Missouri Considers Expanding Ethanol Usage
Missouri lawmakers are considering whether to block a proposed rule that could expand the use of ethanol in gasoline. A legislative committee heard about two hours of testimony Monday on whether the rule change goes beyond existing state law, but it delayed a decision on whether to halt the proposal until Wednesday. A 2006 Missouri law already requires regular gasoline to contain 10 percent ethanol, which generally is made from corn.
The Department of Agriculture implemented that law with a rule capping the ethanol content at 10 percent in regular gasoline. The department now wants to amend its rules to delete the 10 percent ethanol limit and permit gas stations to sell regular gasoline containing up to 15 percent ethanol. The Legislature's Joint Committee on Administrative Rules is considering whether the proposed rule change goes beyond the authority granted to the department in state law. If it decides that it does, the committee can block the proposed rule from taking effect.
Opinions appeared to be divided among powerful interest groups, as well as among lawmakers. Committee Chairman Eric Schmitt, R-Glendale, said the 2006 law appeared to allow only a 10 percent ethanol blend for regular gasoline or a higher percentage like E85 for use in flexible-fuel vehicles. Committee member Rep. Jay Barnes, R-Jefferson City, said after Monday's hearing that he believes the Agriculture Department has the authority to allow an E15 mixture for most vehicles, but he questioned whether another part of the proposed rule went beyond state law by allowing variances on the vapor pressure for gasoline.
Opponents of the rule change included trade groups for gas stations, petroleum suppliers and automakers such as Ford Motor Co. and General Motors Co. Among other things, they said most cars now on the road weren't built to handle E15, though the Environmental Protection Agency has said it's safe for most vehicles made since 2001. Ron Leone, executive director of the Missouri Petroleum Marketers and Convenience Store Association, said allowing E15 gasoline would "create chaos in the marketplace. It will cause misfueling with your constituents, and it will potentially cause damage to engines and void vehicle warranties," Leone told lawmakers. "These are huge problems that we think need to be addressed legislatively in the 2014 session instead of through a department rule."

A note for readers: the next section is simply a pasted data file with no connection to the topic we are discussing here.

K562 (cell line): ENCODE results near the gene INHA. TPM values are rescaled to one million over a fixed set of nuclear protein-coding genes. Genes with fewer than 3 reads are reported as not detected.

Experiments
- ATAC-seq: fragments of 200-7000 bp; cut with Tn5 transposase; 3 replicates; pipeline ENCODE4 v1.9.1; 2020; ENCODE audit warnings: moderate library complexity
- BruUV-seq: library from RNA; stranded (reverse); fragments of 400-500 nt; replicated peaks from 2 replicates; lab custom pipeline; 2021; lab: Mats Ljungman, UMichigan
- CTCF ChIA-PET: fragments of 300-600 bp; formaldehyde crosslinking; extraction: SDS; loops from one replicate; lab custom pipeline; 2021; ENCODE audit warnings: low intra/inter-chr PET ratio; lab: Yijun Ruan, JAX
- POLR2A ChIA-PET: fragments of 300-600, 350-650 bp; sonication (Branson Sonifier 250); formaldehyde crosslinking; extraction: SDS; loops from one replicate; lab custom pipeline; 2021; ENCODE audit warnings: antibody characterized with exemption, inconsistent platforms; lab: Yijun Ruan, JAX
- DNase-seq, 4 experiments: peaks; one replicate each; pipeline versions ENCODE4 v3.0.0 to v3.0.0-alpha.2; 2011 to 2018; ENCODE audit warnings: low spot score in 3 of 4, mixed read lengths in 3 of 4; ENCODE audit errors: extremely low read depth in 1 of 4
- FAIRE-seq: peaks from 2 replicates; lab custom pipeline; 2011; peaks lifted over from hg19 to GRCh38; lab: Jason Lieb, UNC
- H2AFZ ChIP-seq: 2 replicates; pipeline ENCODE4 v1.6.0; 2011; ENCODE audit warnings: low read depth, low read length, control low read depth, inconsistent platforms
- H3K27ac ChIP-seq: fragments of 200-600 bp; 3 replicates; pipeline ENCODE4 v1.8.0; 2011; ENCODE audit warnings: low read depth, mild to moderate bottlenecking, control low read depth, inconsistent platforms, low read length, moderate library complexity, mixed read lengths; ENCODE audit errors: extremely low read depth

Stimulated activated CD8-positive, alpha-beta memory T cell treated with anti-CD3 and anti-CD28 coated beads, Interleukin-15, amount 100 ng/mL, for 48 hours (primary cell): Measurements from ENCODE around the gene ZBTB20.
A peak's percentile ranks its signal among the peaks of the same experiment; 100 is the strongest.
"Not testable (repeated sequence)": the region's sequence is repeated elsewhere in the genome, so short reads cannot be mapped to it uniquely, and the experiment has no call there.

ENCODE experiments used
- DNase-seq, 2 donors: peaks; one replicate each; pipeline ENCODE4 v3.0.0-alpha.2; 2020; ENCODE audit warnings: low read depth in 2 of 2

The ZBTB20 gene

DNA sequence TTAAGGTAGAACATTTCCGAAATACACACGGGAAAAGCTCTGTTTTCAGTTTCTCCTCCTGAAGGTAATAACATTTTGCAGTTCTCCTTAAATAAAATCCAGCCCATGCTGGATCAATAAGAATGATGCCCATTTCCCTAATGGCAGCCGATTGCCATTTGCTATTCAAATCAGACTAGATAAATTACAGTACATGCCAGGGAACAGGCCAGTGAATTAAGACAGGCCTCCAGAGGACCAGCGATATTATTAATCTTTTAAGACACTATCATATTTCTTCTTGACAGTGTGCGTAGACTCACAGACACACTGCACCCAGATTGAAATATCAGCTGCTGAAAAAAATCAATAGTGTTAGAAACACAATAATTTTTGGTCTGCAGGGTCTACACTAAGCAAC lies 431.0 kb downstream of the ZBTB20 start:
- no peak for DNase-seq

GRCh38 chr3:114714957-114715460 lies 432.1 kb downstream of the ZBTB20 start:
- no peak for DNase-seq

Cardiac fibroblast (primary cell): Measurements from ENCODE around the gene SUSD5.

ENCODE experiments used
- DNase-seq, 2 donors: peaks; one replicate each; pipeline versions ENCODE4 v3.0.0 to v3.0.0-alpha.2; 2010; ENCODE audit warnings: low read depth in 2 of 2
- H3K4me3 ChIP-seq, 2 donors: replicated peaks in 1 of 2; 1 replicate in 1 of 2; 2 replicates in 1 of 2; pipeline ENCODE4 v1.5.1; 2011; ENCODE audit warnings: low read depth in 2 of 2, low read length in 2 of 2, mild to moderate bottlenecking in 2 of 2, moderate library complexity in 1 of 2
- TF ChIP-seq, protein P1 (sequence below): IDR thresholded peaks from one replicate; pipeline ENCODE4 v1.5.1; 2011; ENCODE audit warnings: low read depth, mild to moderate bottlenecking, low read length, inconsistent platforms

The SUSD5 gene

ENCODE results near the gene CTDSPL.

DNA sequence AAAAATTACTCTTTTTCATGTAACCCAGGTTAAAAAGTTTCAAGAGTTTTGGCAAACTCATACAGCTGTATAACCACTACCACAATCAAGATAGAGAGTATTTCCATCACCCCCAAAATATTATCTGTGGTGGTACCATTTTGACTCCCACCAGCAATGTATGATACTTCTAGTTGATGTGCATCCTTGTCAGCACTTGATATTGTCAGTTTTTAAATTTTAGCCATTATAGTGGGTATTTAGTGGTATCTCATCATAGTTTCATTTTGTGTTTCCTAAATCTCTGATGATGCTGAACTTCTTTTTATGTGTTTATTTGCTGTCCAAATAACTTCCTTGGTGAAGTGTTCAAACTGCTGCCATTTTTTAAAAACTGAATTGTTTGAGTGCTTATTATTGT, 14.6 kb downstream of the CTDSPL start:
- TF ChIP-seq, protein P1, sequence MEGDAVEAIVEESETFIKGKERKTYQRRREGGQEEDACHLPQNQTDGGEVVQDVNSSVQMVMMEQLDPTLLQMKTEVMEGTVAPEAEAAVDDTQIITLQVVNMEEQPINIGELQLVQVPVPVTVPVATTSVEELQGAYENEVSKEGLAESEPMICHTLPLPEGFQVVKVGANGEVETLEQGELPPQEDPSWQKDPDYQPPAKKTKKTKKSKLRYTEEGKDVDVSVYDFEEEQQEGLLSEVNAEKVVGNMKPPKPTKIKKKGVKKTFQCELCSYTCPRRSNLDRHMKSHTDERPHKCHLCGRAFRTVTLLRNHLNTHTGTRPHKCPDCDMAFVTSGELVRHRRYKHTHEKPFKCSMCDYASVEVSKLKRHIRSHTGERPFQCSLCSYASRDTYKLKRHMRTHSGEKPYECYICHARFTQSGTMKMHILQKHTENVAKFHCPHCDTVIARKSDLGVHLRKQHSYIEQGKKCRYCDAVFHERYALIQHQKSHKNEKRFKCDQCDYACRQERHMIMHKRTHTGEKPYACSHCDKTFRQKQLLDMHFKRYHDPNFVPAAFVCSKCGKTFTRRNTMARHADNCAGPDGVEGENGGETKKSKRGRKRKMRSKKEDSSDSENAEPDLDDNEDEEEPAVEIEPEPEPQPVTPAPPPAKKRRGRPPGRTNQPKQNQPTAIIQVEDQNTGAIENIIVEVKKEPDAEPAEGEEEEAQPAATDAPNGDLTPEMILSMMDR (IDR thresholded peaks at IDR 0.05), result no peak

Many in the packed committee room wore orange and black buttons stating "I want E15" that were distributed by the Missouri Corn Growers Association. Several farmers and ethanol plant managers said they expected an abundant harvest more than capable of supplying extra ethanol fuel. As of last month, E15 was being sold at about 40 gas stations in nine states — Iowa, Illinois, Kansas, Michigan, Nebraska, North Carolina, North Dakota, South Dakota and Wisconsin, according to the Renewable Fuels Association. The availability of E15 is expected to grow, partly because federal law sets a renewable fuel standard of 16.55 billion gallons this year. That rises to 18.15 gallons next year and 36 billion by 2022.
"We have a safe, legal product that has been federally approved for sale — that is for sale in our surrounding, directly competitor states," said Missouri Department of Agriculture Director Jon Hagler. "The only reason that it is not for sale today (in Missouri) is that we have a rule that is historical in nature ... that we need to update."